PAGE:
February 8, 2022

The Too Familiar Tale of "Tambo & Bones"

It’s not easy to write about Tambo & Bones, the new play that opened at Playwrights Horizons this week. And I'm pretty sure its playwright Dave Harris intended it to be difficult. 

The title is drawn from the clownish minstrel characters who tickled audiences in the early 19th and 20th centuries and who appear in the first scene of Harris’ time-hopping triptych about the relationship between black performers and the white audiences who view their work. The second scene moves to the contemporary hip-hop era and the third to a dystopian future in which the power balance between the races has been ruthlessly reversed. 

All three scenes engage in a kind of post-modern double consciousness in which there is no fourth wall and the actors W. Tré Davis and Tyler Fauntleroy (both excellent by the way) interact directly with the audience, sometimes leaving the stage to make one-on-one appeals for the approval of audience members, all the while slyly acknowledging that most of the people watching their show will be white. 

This, of course, is where the discomfort comes in. The actors don’t wear blackface in the first scene as black minstrel actors did but they engage in the same kind of humor that people thoughtlessly laughed at for decades and that helped create the Stepin Fetchit-style stereotypes that portrayed black folks as shiftless and prone to lying.  So is it O.K. to laugh at those antics now?

The hip-hop scene suggests that those performances might be another form of minstrelsy. But its message is undermined by director Taylor Reynolds’ failure to slow down the flow of the rap so that it’s easier to hear and take in lyrics like “Cuz we started from the cotton now we here/ Buying back four hundred years/ Never knew a nigga wit no fear/ Never catch a nigga shedding tears.” 

Still, the actors are pretty entertaining rappers. So is it O.K. to groove to their beats?  And what to make of the fact that they toss around the n-word as though it were confetti?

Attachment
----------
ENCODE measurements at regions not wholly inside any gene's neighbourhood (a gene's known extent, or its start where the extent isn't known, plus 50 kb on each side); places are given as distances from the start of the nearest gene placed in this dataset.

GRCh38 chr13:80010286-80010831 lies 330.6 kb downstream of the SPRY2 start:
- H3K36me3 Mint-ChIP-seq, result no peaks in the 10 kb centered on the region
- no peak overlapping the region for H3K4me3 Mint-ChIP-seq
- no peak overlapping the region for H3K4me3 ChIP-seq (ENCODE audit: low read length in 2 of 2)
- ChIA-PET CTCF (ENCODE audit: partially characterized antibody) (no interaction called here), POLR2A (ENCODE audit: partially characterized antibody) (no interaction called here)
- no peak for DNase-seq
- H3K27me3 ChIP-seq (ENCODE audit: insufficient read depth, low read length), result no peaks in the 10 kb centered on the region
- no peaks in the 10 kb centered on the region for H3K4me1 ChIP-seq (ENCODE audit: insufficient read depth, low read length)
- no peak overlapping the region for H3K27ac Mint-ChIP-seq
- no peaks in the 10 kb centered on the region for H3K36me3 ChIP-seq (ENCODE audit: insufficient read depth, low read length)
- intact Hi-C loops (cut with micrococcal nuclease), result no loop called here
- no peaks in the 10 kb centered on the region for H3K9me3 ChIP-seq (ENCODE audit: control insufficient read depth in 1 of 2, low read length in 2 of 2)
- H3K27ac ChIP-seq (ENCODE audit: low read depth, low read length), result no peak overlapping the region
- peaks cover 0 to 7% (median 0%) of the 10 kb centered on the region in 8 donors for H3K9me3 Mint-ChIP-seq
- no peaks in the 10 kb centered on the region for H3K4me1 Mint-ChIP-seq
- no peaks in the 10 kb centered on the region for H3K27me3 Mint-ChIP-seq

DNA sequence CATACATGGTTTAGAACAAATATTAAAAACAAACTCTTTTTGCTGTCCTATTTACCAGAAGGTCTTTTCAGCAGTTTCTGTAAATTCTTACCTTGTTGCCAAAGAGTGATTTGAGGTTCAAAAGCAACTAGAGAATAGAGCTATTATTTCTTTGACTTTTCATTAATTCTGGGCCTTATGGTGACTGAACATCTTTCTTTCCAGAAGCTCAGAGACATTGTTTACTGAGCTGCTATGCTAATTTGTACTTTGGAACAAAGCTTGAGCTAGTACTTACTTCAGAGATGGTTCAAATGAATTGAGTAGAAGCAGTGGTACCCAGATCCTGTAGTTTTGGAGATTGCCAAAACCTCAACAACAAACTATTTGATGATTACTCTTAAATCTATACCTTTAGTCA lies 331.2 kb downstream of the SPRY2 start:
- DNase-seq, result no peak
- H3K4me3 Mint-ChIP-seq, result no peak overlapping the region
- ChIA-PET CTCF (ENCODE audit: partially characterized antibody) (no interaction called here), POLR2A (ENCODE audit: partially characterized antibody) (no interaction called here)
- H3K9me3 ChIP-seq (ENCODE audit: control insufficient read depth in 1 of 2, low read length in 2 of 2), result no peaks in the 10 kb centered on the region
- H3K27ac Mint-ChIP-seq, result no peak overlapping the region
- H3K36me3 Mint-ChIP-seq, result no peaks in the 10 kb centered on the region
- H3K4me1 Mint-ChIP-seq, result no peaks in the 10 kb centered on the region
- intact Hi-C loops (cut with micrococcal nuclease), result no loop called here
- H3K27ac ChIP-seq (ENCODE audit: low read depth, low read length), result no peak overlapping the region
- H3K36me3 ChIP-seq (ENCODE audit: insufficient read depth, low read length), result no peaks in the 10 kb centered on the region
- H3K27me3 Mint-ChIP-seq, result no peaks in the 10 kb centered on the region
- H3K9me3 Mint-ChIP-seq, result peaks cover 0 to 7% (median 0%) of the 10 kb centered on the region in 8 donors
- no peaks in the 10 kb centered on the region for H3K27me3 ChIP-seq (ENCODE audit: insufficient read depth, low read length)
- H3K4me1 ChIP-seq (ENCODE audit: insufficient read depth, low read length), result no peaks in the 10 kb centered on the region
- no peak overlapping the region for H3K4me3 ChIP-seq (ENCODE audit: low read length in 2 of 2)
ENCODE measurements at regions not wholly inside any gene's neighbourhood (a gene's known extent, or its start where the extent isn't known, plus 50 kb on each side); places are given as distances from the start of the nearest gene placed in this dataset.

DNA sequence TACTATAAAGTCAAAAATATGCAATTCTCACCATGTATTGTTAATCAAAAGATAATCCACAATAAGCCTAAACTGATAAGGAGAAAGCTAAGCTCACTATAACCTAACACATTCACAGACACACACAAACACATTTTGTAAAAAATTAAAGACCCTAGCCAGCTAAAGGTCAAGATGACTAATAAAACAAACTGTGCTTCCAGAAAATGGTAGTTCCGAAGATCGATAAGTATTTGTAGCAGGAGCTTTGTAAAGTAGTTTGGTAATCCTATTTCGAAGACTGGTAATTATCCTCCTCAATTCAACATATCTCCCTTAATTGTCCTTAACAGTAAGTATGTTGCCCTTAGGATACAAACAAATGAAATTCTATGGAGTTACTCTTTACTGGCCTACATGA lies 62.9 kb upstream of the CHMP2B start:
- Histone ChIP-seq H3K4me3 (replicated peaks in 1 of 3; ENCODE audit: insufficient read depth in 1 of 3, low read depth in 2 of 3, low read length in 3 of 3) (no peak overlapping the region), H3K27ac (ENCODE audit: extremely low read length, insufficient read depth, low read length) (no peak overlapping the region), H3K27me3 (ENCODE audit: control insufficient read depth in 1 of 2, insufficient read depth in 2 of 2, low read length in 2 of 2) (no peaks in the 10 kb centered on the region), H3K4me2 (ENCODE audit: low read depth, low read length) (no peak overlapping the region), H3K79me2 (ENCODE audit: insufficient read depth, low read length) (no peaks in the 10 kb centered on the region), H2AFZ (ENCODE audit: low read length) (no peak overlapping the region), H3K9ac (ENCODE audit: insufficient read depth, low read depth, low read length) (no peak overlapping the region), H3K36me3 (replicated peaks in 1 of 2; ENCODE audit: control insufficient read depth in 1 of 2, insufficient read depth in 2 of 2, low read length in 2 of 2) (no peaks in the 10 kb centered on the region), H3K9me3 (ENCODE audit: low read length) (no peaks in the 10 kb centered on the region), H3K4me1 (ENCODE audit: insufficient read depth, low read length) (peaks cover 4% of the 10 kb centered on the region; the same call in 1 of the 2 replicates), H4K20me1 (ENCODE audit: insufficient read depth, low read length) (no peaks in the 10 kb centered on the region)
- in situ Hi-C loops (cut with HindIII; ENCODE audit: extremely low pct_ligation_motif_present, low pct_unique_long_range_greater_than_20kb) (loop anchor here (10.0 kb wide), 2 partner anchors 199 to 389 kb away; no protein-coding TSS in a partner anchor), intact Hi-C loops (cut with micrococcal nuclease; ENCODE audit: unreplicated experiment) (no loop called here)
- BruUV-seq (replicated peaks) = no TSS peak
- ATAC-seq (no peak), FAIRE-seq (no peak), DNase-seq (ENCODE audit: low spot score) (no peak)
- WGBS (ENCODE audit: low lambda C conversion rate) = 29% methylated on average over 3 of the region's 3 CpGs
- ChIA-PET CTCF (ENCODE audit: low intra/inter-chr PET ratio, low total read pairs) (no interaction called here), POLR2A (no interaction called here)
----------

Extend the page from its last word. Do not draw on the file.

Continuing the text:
And finally, what to make of the final scene which ends with an act of violence that is meant to disturb? As Davis explains in the author’s note he wrote for the program, he’s trying to figure out how to truthfully deal with the pain he and other black people have experienced at the same time that he doesn’t want to exploit that pain as entertainment, particularly when he knows it’s likely to be viewed by people who don’t look like him. But should those people be expected to cheer their own subjugation? (Click here to read about the response one of them had).

Davis isn’t the only playwright to deal with the distress black artists feel about having to craft their work to suit what the novelist Toni Morrison called the white gaze (click here to read more about that). Jackie Sibblies Drury won the Pulitzer Prize for Drama in 2019 for her play Fairview, which confronted many of the same questions that Tambo & Bones poses.  

And in the wake of the racial reckoning spawned by the murder of George Floyd and the subsequent We See You White American Theatre movement, theaters are scrambling to schedule similar shows to the point that they’re almost becoming a genre unto themselves. Aleshea Harris’ What to Send Up When It Goes Down, which actually excludes white theatergoers from parts of its performance, had a run at BAM last spring and then another at Playwrights Horizons in the fall.

All of this has created a been-there-seen-that hurdle for Tambo & Bones to clear. It doesn’t quite make it. But that doesn’t mean it—or more importantly, the issues it’s raising—should be dismissed. The challenge now is to figure out where to go from here. 

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